- Age Requirements
- Agricultural Employment
- Child Labor Statistics
- DOL Kids' Pages
- Door-to-door Sales
- Employment by Parents
- Employment & Training Resources
- Entertainment Industry Employment
- Exemptions to the FLSA
- Hazardous Jobs
- International Child Labor
- Newspaper Delivery
- Nonagricultural Employment
- Posting Requirements
- Resources for Educators
- Resources for Parents of Young Workers
- Resources for Young Workers
- Safety & Health
- State Labor Laws
- Work Hours
- Work Permits/Age Certificates
The Department of Labor is the sole federal agency that monitors child labor and enforces child labor laws. The most sweeping federal law that restricts the employment and abuse of child workers is the Fair Labor Standards Act (FLSA). Child labor provisions under FLSA are designed to protect the educational opportunities of youth and prohibit their employment in jobs that are detrimental to their health and safety. FLSA restricts the hours that youth under 16 years of age can work and lists hazardous occupations too dangerous for young workers to perform. Enforcement of the FLSA's child labor provisions is handled by the Department's Wage and Hour Division.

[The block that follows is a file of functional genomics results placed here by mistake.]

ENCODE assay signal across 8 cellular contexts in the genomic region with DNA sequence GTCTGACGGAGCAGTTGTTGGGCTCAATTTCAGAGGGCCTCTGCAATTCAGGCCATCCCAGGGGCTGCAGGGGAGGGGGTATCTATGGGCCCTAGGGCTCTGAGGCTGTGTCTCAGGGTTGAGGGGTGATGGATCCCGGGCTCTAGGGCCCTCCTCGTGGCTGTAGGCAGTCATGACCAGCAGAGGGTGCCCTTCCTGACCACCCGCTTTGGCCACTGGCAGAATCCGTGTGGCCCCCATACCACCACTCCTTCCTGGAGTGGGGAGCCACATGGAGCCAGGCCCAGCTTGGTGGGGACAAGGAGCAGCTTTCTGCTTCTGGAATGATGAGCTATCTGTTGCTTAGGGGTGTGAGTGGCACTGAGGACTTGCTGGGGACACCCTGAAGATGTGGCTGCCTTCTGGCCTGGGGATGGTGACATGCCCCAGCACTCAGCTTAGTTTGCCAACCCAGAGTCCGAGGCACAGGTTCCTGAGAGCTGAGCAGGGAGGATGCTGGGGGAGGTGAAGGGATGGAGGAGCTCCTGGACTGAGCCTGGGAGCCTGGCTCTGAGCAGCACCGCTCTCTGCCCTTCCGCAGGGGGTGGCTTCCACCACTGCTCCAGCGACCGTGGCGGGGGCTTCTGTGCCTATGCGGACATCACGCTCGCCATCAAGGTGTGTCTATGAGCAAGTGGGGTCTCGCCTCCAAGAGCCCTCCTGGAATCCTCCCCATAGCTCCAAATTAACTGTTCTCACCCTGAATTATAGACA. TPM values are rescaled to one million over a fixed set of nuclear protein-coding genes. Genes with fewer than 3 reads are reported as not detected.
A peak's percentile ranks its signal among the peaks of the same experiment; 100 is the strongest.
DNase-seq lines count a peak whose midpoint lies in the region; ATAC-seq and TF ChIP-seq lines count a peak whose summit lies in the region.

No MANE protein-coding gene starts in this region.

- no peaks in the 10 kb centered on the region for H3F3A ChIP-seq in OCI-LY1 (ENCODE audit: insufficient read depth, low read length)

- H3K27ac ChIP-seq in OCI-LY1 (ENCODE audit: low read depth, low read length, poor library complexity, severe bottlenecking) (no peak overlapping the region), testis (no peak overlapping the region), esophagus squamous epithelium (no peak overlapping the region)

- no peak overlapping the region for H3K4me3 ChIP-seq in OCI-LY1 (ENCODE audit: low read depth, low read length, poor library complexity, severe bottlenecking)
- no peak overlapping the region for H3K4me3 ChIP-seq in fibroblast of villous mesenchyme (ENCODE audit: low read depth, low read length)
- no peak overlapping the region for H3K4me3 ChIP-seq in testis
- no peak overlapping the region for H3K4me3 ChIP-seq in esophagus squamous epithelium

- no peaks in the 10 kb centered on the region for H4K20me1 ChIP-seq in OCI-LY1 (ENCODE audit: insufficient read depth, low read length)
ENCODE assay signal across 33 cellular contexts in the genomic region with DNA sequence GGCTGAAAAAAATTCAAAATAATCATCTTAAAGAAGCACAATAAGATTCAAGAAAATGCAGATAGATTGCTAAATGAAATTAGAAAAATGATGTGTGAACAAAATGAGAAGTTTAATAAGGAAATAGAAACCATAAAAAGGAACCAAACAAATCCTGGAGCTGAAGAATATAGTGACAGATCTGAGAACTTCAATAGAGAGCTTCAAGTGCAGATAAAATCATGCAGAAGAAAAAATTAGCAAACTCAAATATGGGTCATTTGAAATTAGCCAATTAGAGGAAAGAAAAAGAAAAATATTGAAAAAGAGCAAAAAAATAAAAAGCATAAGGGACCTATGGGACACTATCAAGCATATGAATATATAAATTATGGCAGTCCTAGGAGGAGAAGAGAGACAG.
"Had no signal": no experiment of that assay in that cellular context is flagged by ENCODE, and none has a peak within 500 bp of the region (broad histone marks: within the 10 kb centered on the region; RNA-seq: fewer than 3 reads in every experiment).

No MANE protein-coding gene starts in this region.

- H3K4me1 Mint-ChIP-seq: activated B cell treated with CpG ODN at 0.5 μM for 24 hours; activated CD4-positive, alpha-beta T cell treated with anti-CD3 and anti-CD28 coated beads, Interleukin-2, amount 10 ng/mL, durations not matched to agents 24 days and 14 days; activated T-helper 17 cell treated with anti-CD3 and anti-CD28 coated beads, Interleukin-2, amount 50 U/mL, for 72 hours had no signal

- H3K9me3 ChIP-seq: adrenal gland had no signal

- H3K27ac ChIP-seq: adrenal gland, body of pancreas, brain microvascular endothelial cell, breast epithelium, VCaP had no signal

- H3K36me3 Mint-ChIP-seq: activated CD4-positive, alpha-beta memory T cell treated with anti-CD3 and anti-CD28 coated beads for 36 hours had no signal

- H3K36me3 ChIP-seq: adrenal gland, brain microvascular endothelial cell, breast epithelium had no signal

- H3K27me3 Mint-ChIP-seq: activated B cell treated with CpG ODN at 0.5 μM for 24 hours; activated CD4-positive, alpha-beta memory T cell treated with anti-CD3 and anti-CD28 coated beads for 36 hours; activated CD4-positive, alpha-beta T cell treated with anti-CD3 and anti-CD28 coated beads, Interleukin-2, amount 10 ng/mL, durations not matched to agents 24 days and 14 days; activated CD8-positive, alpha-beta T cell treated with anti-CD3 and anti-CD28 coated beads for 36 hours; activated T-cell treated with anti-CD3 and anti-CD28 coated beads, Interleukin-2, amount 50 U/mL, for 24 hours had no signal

Office of Disability Employment Policy (ODEP) Resources for Youth ODEP's focus on youth policy is aimed at improving transition outcomes of youth and young adults with disabilities toward successful employment and adulthood.
The Department's YouthRules! initiative seeks to promote positive and safe work experiences for young workers.
The Employment and Training Administration sponsors many programs designed to provide training opportunities and and job placement assistance programs for Americas youth.
The Department's Bureau of International Labor Affair's (ILAB) Office of Child Labor, Forced Labor, and Human Trafficking efforts and activities include research and reporting on international child labor, forced labor, and human trafficking; administering grants to organizations engaged in efforts to eliminate child labor; and working to raise public awareness and understanding of these issues.
The Bureau of Labor Statistics, which serves as a statistical resource to the Department of Labor, gathers statistics on a variety of subjects including those related to child labor.